25 March 2009,
London, South Kensington
Price realised GBP 1,875
GBP 2,000 - GBP 3,000
Cecil Collins, R.A. (1908-1989)
signed and dated 'Cecil Collins 1942' (lower left), signed again, inscribed and dated again '''GIRL FOOL''/(1942) GOUACHE/CECIL COLLINS' (on the enclosed backboard) and signed and inscribed again 'GIRL FOOL/GOUACHE/BY/CECIL COLLINS' (on a gallery label attached to the enclosed backboard)
ink, watercolour and bodycolour
9½ x 7½ in. (24.1 x 19 cm.)
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Girl Fool is one of the very first drawings for Cecil Collins' most important philosophical series, The Vision of the Fool.
Collins used the character of 'The Fool' as an actor in his works from 1942. For him the Fool represented a state of innocence and spiritual purity. In his essay entitled 'The Vision of the Fool (1942)', Collins explained that he saw the qualities of the Fool as essential to creativity and inspiration. In this work, Girl Fool takes on a curvaceous mermaid status.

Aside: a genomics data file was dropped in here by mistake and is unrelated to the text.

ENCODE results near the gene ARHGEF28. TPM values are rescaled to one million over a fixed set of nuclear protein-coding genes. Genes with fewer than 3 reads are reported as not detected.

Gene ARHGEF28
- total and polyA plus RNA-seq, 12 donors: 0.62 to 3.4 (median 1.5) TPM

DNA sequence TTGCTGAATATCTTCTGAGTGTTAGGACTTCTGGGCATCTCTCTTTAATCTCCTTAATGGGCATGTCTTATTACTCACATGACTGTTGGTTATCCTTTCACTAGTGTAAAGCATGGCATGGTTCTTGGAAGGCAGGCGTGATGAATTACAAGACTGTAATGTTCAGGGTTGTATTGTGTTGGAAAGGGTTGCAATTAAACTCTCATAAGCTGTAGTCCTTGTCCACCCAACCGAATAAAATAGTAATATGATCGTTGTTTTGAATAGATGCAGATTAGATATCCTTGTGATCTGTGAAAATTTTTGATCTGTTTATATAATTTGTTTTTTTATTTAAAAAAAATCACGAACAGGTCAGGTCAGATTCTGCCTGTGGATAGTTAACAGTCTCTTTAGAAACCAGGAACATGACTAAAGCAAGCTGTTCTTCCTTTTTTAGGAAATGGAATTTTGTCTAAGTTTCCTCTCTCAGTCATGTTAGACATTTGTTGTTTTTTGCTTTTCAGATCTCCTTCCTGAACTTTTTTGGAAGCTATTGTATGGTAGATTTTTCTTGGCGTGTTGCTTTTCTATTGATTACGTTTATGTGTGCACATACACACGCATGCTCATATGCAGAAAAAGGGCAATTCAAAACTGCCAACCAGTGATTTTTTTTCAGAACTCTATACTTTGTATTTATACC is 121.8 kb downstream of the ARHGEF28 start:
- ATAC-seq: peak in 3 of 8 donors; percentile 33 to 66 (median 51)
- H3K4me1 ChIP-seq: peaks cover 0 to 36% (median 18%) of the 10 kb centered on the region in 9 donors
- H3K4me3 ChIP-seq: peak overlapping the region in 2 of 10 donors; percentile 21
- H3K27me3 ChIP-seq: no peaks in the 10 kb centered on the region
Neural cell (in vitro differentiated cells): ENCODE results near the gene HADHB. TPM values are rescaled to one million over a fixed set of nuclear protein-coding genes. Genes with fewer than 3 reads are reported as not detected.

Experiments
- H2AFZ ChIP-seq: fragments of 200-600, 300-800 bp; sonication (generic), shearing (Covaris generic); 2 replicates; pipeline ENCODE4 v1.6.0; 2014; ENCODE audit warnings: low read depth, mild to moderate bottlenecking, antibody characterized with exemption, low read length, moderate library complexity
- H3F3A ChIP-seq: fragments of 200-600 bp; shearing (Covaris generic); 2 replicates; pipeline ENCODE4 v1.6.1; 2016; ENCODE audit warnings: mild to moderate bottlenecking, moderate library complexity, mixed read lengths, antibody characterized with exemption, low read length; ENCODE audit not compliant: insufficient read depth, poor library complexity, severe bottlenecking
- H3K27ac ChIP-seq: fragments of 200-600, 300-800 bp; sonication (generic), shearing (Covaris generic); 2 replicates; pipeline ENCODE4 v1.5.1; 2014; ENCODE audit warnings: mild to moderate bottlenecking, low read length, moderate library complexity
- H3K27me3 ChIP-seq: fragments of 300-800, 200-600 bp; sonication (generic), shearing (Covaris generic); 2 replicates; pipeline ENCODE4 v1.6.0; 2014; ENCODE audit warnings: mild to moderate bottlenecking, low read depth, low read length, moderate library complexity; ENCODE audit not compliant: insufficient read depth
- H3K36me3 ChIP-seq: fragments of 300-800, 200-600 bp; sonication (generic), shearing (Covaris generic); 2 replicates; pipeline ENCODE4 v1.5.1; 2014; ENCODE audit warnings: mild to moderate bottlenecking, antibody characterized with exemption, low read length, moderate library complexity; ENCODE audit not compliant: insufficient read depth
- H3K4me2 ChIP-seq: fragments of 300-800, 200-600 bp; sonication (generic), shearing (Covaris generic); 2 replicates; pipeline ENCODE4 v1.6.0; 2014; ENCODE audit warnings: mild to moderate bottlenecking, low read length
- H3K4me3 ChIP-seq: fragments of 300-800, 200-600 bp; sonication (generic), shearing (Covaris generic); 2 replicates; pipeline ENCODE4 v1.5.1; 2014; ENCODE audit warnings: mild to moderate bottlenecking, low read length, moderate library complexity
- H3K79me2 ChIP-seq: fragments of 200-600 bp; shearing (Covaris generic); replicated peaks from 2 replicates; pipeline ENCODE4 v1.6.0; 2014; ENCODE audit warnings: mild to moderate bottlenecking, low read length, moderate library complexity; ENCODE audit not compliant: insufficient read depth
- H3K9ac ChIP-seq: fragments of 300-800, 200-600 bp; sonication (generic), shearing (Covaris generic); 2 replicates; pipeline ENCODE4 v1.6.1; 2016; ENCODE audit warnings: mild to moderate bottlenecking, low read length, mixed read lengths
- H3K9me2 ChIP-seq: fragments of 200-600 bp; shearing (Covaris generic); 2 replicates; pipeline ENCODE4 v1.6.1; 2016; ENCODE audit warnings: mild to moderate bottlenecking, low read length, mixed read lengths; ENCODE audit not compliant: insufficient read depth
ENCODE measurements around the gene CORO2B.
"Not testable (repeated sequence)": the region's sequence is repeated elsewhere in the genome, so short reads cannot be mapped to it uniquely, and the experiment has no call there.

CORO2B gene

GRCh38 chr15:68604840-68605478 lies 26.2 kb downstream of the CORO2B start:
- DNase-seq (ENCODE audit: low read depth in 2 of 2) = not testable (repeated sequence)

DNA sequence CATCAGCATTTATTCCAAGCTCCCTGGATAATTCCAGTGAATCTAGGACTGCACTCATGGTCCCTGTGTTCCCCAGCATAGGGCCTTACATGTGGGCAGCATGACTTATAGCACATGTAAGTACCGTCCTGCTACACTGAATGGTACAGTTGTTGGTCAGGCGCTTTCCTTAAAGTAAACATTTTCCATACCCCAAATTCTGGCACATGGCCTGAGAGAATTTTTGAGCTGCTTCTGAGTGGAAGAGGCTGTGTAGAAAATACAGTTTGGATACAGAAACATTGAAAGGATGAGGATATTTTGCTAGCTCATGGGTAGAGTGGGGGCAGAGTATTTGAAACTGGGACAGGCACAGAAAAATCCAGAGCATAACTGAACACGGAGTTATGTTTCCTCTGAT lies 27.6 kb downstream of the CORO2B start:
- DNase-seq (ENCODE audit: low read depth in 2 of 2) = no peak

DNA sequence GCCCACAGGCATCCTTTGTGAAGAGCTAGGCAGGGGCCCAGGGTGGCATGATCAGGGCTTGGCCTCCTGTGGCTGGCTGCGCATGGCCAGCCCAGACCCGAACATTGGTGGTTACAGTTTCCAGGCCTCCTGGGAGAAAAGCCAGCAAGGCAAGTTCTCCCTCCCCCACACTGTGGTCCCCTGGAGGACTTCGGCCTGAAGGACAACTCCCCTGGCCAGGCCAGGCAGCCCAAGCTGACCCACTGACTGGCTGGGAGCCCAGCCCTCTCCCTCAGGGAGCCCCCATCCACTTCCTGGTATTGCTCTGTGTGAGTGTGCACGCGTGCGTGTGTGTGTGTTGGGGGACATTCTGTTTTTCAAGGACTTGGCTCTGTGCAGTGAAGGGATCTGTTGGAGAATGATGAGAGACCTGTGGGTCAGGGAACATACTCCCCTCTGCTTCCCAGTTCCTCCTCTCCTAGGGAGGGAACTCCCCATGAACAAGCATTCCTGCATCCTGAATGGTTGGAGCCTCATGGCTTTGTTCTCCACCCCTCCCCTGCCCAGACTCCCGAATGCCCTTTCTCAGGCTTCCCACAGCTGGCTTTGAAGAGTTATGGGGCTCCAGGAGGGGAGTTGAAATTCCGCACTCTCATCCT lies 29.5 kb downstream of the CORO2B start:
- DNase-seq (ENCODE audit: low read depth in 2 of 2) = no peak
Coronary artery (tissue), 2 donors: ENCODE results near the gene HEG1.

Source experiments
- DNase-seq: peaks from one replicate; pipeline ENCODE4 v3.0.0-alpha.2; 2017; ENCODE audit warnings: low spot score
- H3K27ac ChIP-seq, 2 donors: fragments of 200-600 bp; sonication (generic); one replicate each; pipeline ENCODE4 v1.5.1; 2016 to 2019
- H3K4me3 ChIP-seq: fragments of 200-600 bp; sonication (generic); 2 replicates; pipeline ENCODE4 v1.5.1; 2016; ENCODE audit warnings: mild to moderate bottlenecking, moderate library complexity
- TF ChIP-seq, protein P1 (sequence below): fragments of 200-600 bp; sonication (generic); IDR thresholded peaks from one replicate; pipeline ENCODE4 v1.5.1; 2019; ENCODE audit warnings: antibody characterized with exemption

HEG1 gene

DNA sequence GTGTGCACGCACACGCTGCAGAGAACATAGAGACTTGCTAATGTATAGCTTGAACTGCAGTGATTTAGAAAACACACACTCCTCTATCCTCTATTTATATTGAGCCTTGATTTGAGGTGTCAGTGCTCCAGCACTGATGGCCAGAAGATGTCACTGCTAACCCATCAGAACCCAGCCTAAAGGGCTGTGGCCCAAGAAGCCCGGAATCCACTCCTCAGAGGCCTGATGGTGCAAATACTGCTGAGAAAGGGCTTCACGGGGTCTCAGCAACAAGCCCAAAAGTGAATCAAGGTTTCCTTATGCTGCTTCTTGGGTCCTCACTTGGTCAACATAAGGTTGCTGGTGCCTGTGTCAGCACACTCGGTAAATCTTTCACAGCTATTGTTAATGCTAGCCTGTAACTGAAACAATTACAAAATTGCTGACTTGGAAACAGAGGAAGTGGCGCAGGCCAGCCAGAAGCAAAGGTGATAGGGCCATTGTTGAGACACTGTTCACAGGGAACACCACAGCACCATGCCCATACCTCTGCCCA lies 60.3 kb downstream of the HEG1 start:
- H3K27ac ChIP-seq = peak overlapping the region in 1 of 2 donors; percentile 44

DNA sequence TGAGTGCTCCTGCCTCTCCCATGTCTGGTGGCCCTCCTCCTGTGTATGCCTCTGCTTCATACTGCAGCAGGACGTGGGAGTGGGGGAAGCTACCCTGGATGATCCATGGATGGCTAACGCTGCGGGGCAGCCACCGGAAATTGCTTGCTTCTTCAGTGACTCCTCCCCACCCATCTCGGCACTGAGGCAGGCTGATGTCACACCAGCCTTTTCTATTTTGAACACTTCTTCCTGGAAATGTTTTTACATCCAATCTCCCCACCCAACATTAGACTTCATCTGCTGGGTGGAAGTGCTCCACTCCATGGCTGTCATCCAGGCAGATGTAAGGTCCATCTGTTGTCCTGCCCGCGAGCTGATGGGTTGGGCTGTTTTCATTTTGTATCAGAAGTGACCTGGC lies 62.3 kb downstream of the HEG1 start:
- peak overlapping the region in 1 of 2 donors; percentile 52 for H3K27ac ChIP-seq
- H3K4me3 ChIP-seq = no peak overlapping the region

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with Alex Reid & Lefevre, London.
Gifted by the artist to Olga Davenport.
Specialist Alice Murray admires a smaller version — one sixth of the size — of an iconic sculpture that stands on the banks of the River Thames
Elena Crippa, curator of All Too Human: Bacon, Freud and a Century of Painting Life at Tate Britain, on ‘the incredible continuity in British figurative painting’
Pop art was not an all-American phenomenon — the UK, in fact, was where it started. Illustrated with works in our Modern British & Irish Art sale, 22 November
Dina Zhang, Head of Sale for Asian Contemporary Art, explains how Hong Kong’s meeting of East and West has shaped her view of art
François de Ricqlès, President of Christie's France, explains how this exceptional work speaks to the Rockefellers’ mutually admiring relationship with France